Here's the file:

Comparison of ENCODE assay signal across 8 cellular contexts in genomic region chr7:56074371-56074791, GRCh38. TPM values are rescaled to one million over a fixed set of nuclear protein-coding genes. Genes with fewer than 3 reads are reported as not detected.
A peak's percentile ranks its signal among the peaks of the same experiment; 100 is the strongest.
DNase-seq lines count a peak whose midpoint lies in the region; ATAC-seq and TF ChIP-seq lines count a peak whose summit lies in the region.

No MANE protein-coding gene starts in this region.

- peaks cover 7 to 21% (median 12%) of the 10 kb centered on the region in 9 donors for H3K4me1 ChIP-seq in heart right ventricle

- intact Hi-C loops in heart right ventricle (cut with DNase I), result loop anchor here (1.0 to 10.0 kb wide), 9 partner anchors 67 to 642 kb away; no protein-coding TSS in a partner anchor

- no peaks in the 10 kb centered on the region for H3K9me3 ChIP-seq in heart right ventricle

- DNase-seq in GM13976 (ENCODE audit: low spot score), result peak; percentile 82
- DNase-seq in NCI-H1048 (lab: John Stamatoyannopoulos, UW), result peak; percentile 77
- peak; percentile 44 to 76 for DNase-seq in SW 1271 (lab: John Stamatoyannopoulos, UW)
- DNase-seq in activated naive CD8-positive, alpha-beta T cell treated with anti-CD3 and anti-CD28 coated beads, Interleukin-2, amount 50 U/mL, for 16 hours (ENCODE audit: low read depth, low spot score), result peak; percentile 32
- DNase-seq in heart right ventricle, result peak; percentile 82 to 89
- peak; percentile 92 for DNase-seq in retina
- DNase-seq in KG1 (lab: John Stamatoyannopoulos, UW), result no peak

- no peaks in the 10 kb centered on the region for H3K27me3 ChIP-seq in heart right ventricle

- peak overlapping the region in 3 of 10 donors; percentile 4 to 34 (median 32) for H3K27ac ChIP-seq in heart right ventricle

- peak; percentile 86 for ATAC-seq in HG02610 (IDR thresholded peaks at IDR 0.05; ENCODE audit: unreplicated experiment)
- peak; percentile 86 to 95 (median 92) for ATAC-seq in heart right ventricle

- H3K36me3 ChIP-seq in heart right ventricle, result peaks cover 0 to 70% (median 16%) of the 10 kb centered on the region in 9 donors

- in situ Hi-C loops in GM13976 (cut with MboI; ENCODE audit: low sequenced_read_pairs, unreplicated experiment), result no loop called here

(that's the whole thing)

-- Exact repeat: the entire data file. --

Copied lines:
Comparison of ENCODE assay signal across 8 cellular contexts in genomic region chr7:56074371-56074791, GRCh38. TPM values are rescaled to one million over a fixed set of nuclear protein-coding genes. Genes with fewer than 3 reads are reported as not detected.
A peak's percentile ranks its signal among the peaks of the same experiment; 100 is the strongest.
DNase-seq lines count a peak whose midpoint lies in the region; ATAC-seq and TF ChIP-seq lines count a peak whose summit lies in the region.

No MANE protein-coding gene starts in this region.

- peaks cover 7 to 21% (median 12%) of the 10 kb centered on the region in 9 donors for H3K4me1 ChIP-seq in heart right ventricle

- intact Hi-C loops in heart right ventricle (cut with DNase I), result loop anchor here (1.0 to 10.0 kb wide), 9 partner anchors 67 to 642 kb away; no protein-coding TSS in a partner anchor

- no peaks in the 10 kb centered on the region for H3K9me3 ChIP-seq in heart right ventricle

- DNase-seq in GM13976 (ENCODE audit: low spot score), result peak; percentile 82
- DNase-seq in NCI-H1048 (lab: John Stamatoyannopoulos, UW), result peak; percentile 77
- peak; percentile 44 to 76 for DNase-seq in SW 1271 (lab: John Stamatoyannopoulos, UW)
- DNase-seq in activated naive CD8-positive, alpha-beta T cell treated with anti-CD3 and anti-CD28 coated beads, Interleukin-2, amount 50 U/mL, for 16 hours (ENCODE audit: low read depth, low spot score), result peak; percentile 32
- DNase-seq in heart right ventricle, result peak; percentile 82 to 89
- peak; percentile 92 for DNase-seq in retina
- DNase-seq in KG1 (lab: John Stamatoyannopoulos, UW), result no peak

- no peaks in the 10 kb centered on the region for H3K27me3 ChIP-seq in heart right ventricle

- peak overlapping the region in 3 of 10 donors; percentile 4 to 34 (median 32) for H3K27ac ChIP-seq in heart right ventricle

- peak; percentile 86 for ATAC-seq in HG02610 (IDR thresholded peaks at IDR 0.05; ENCODE audit: unreplicated experiment)
- peak; percentile 86 to 95 (median 92) for ATAC-seq in heart right ventricle

- H3K36me3 ChIP-seq in heart right ventricle, result peaks cover 0 to 70% (median 16%) of the 10 kb centered on the region in 9 donors

- in situ Hi-C loops in GM13976 (cut with MboI; ENCODE audit: low sequenced_read_pairs, unreplicated experiment), result no loop called here